News roundup — April 27

Fatah and Hamas reconciliation agreement

The rival Palestinian movements Fatah and Hamas agreed Wednesday to reconcile and form an interim government ahead of elections, after a four-year feud, in what both sides hailed as a chance to start a fresh page in their national history.

Israel said the accord, which was brokered in secrecy by Egypt, would not secure peace in the Middle East and urged Abbas to carry on shunning the Islamist movement, which has governed the Gaza Strip since 2007 after ousting Fatah in a civil war.

Forging Palestinian unity is regarded as crucial to reviving any prospect for an independent Palestinian state, but Western powers have always refused to deal with Hamas because of its refusal to recognize Israel and renounce violence.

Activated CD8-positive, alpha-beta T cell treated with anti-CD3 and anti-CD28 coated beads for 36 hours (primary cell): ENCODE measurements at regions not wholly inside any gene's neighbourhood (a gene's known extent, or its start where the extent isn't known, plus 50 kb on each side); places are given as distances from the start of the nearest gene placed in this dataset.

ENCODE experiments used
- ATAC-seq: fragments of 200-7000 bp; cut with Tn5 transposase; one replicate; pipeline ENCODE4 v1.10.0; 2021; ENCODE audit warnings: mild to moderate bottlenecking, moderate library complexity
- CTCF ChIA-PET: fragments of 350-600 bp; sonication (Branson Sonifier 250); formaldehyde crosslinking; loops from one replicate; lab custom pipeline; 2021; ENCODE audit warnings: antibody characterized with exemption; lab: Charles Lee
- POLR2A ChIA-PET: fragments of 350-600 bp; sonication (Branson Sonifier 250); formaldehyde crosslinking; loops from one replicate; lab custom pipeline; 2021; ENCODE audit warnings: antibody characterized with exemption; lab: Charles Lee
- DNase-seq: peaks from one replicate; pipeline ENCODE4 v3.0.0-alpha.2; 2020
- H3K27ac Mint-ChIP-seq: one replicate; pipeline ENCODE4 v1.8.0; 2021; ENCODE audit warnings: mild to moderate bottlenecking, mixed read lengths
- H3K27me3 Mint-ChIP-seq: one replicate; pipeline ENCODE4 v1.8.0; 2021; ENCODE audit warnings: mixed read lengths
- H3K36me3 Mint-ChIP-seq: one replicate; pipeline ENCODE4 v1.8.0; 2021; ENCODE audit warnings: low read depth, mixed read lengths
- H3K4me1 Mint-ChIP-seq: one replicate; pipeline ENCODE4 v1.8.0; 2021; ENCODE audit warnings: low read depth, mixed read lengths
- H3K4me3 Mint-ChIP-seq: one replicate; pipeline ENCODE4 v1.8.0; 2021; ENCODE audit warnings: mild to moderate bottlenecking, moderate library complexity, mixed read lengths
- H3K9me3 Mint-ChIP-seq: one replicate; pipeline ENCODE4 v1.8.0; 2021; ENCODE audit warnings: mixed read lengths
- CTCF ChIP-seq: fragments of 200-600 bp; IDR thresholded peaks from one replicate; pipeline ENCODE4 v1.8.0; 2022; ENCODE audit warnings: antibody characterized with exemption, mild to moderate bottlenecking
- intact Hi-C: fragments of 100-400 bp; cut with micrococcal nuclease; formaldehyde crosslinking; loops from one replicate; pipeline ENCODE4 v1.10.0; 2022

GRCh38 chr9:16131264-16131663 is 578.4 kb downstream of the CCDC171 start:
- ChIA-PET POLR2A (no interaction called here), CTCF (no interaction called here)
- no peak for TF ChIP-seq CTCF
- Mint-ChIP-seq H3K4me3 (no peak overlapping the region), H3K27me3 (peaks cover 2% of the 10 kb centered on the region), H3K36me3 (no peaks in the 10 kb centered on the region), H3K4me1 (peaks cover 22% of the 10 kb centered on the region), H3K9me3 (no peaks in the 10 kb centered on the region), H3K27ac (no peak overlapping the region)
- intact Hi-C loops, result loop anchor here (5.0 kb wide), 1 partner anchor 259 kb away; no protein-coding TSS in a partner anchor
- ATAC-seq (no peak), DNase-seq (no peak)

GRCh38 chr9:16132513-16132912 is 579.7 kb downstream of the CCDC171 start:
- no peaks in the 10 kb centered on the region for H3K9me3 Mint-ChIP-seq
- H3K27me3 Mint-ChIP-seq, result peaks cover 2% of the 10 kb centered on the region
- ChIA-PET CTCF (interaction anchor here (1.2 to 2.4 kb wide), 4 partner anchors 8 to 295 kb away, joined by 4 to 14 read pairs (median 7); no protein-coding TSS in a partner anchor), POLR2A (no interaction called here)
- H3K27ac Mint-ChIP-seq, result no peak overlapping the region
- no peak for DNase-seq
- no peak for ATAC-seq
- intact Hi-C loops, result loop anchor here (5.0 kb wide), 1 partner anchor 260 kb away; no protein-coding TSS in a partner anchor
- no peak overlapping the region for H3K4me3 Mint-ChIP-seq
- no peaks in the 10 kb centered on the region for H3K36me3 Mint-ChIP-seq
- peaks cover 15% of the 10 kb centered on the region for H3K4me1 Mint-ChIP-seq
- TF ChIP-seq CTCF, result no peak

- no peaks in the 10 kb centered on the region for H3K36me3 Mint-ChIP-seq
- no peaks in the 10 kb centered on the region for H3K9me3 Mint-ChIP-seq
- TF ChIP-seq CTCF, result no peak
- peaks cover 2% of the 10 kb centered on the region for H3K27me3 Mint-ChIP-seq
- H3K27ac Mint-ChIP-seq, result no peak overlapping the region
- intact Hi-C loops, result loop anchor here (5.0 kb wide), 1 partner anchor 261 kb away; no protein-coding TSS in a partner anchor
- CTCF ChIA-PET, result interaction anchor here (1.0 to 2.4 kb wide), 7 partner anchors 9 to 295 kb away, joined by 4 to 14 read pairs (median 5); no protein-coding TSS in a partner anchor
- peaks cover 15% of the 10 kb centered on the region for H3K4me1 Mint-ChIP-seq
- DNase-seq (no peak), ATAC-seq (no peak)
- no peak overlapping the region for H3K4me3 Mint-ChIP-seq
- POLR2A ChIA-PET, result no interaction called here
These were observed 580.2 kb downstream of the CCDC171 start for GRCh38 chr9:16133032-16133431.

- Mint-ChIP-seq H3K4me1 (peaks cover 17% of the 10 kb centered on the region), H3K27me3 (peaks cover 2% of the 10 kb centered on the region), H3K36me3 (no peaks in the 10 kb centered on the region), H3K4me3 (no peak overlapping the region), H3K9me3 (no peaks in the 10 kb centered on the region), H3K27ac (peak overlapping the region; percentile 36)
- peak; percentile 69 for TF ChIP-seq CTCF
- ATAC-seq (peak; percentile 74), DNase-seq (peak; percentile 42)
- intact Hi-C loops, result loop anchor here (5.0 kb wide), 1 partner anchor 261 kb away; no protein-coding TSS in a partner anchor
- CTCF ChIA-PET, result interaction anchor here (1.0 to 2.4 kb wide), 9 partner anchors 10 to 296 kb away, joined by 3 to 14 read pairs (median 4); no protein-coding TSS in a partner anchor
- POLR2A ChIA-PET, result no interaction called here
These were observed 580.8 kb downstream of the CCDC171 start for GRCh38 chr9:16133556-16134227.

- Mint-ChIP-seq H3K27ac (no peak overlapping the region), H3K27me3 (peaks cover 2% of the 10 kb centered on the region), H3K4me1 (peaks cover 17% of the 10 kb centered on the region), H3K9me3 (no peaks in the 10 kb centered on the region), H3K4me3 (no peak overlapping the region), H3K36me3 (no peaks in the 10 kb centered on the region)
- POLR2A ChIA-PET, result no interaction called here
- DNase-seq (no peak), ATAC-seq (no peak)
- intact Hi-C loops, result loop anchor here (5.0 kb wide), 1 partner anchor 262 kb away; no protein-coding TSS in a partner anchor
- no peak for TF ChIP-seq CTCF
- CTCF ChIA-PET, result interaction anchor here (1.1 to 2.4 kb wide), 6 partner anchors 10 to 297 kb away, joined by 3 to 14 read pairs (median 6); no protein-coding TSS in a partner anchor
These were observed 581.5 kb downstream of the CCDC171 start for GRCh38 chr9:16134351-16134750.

“We have agreed to form a government composed of independent figures that would start preparing for presidential and parliamentary elections,” said Azzam al-Ahmad, the head of Fatah’s negotiating team in Cairo. “Elections would be held in about eight months from now,” he said, adding the Arab League would oversee the implementation of the agreement. (Reuters)

A separate peace

Zvi Bar’el writes: For the past four years, it has been clear to Fatah and Hamas that they had no alternative but to reach a reconciliation. The controversy was over the price. Even now, when the draft agreement is signed, the portfolio allocation, the type of election, the date of the election and the designated ministers and prime minister have yet to be agreed on.